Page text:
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Monday, September 1, 2014

'Trial' DVD: Race and Politics in the American Judicial System

Trial (1955)
The recent Warner Archive DVD release of the aptly titled 1955 Glen Ford legal drama "Trial" provides both a fascinating look at the not-so-enlightened views of that era and the fact that we have not come very far in the following 60 years. In fact, a few scenes and statements are frighteningly similar to news footage of the events in Ferguson, Missouri.

Another notable aspect of "Trial" is that it earned co-star Arthur Kennedy an Oscar-nomination for his role as Barney Castle, the ethically challenged attorney who manipulates both Ford's David Blake and the client of the pair.

The social commentary begins early on with Blake facing the non-renewal of his job teaching criminal law. This decision reflects concern regarding Blake lacking any experience practicing law.

The subsequent door-to-door quest of Blake for the equivalent of a summer associate position at a law firm results in Castle taking him on. Castle then taking on the representation of Angel Chavez, a 17 year-old Mexican-American boy charged with the murder of a teen-age Caucasian girl, effectively puts Blake in the hot seat as the person defending Chavez in court.

The Chavez case predicatbly soon becomes a cause celebre for groups at both extremes of the political spectrum. Conservative folks are convinced both that Chavez is guilty and that that offense supports segregation; those on the left who support Chavez want to use him as an example of the bias that people who are members of a minority experience in the American judicial system. In other words, Chavez cannot win no matter how his trial comes out.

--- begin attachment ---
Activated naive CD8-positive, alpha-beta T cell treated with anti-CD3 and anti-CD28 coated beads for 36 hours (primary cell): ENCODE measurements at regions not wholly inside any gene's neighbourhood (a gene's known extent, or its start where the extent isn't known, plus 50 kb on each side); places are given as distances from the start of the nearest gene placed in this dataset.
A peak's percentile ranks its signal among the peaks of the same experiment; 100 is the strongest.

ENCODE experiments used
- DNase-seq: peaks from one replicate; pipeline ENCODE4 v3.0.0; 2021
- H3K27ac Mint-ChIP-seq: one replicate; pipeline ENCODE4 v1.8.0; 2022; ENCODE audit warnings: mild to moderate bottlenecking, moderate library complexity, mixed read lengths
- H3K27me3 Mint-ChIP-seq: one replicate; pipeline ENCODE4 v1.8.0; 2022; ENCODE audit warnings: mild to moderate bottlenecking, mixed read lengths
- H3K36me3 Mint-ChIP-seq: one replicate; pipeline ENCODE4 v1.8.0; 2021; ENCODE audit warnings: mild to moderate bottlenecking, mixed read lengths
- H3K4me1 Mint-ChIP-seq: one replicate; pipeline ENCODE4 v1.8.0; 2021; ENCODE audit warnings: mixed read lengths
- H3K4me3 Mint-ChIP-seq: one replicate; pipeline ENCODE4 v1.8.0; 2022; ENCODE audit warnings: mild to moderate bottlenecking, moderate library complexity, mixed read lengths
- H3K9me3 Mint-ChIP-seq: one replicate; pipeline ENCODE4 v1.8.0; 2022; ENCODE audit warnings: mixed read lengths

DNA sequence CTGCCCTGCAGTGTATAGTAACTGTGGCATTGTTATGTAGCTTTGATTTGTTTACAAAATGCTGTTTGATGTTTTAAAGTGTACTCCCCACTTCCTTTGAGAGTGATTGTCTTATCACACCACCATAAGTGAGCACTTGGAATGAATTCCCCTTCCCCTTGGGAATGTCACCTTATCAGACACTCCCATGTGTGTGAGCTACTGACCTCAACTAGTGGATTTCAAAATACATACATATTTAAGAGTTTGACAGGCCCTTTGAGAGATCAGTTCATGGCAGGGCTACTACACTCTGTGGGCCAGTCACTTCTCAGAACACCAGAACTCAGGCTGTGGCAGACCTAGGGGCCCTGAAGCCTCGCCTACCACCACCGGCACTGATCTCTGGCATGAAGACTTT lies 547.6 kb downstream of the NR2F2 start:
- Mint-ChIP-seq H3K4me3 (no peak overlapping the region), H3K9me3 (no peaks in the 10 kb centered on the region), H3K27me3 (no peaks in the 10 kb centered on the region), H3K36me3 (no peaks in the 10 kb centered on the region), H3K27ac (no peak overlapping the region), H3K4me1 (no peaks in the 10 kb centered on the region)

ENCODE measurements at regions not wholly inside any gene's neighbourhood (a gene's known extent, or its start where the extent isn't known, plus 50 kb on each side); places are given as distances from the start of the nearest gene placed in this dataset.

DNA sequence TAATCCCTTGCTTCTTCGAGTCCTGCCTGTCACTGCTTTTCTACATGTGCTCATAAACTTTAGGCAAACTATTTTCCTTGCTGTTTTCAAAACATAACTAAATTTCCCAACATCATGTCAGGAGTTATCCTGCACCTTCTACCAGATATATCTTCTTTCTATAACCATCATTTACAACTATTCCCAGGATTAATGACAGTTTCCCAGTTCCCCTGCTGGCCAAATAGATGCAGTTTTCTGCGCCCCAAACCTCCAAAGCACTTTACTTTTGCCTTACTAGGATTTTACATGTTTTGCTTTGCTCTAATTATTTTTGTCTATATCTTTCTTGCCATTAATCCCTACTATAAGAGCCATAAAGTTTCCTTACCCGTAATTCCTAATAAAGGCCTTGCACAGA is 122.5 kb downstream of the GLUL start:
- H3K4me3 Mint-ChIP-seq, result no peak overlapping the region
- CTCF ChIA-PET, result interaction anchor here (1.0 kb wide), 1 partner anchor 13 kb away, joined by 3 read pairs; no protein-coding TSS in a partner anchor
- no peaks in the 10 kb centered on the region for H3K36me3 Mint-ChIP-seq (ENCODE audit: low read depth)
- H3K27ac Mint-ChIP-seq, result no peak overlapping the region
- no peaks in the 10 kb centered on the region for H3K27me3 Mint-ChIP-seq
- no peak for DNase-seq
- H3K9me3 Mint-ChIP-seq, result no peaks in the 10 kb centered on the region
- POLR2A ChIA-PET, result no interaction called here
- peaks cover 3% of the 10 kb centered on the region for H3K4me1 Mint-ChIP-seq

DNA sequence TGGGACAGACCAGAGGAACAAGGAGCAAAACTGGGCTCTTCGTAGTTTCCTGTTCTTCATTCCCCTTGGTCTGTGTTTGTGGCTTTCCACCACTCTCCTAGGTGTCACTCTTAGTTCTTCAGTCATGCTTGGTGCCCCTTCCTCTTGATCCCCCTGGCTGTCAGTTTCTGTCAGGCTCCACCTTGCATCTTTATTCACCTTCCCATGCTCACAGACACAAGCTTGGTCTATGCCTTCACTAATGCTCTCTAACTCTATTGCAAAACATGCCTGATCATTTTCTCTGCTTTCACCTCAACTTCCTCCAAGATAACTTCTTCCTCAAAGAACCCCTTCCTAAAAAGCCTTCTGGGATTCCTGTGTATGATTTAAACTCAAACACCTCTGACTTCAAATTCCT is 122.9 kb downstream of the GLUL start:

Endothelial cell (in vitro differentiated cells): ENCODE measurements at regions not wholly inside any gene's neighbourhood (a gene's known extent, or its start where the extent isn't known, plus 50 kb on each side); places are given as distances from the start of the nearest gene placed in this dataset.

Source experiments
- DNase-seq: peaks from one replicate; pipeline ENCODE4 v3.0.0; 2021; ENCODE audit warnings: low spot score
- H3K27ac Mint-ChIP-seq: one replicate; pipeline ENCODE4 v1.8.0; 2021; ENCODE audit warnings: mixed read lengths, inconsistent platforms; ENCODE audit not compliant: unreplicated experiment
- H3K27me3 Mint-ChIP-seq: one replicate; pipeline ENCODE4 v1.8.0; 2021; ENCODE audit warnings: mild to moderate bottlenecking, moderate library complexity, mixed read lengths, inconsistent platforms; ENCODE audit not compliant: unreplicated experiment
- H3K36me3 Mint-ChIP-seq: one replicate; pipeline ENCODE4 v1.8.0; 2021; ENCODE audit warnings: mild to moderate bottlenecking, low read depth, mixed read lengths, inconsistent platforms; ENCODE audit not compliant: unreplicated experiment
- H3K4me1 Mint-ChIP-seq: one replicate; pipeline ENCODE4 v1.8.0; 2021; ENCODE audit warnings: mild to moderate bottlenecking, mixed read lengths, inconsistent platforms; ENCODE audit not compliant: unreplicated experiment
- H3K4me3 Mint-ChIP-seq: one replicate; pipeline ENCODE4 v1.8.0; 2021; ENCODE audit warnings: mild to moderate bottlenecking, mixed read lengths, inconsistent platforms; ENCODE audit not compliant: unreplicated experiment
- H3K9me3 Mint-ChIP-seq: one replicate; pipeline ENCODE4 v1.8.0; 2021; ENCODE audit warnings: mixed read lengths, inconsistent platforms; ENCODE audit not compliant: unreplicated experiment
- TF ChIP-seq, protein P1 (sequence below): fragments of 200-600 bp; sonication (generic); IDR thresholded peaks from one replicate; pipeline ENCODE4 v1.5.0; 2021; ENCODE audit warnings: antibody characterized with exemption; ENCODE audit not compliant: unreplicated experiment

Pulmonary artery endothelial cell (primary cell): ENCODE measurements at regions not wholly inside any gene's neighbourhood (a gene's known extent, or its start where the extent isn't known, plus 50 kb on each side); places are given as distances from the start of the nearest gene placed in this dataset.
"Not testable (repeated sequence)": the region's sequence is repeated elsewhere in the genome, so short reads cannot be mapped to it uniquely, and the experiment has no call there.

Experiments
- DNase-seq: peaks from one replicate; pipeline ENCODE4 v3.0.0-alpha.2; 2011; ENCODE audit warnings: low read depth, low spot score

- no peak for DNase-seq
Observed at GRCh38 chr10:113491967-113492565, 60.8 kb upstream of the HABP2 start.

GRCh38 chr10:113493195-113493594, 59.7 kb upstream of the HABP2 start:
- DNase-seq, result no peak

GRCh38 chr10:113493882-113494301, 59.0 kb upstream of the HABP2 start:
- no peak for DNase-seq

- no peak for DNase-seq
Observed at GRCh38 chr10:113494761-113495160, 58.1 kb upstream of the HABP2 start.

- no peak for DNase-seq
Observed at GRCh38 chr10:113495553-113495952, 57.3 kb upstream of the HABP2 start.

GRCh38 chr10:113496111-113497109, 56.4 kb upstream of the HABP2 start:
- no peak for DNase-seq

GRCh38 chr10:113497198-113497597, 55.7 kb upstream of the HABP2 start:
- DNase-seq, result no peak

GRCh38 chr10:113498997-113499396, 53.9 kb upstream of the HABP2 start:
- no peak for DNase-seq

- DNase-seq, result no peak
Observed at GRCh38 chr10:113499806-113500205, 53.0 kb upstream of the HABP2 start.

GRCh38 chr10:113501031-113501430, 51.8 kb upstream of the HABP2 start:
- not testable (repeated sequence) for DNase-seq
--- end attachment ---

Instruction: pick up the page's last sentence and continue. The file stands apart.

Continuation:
In typical Ford fashion, Blake merely wants to prepare the best possible defense and to ensure that Chavez receives a fair trial. Legal secretary (and love interest) Abbe, played by the always terrific Dorothy McGuire, is the partner of Blake in his quest for truth, justice, and the (properly) American way. A scene in which Abbe shows who really is the brains of any law firm is one of the best in "Trial."

The fact that the titular court proceeding does not commence until nearly 1:15 into the film further emphasizes that "Trial" is about the significance of the circumstances of the underlying events, rather than the allegedly unbiased determination of the guilt or innocence of the suspected young offender.

Competing powerful scenes involve a lynch mob that literally is prepared to blow the doors off the building in which Chavez is being held and a rally in which Castle manipulates (and gleefully steals from) the masses as effectively as any dictator or evangelist.

These elements combine to make a compelling drama that relies on an excellent script and good performances, rather than himbos or bimbos and/or multi-million dollar pyrotechnics.

Anyone with questions or comments regarding "Trial" is encouraged to email me. You can also connect on Twitter via @tvdvdguy.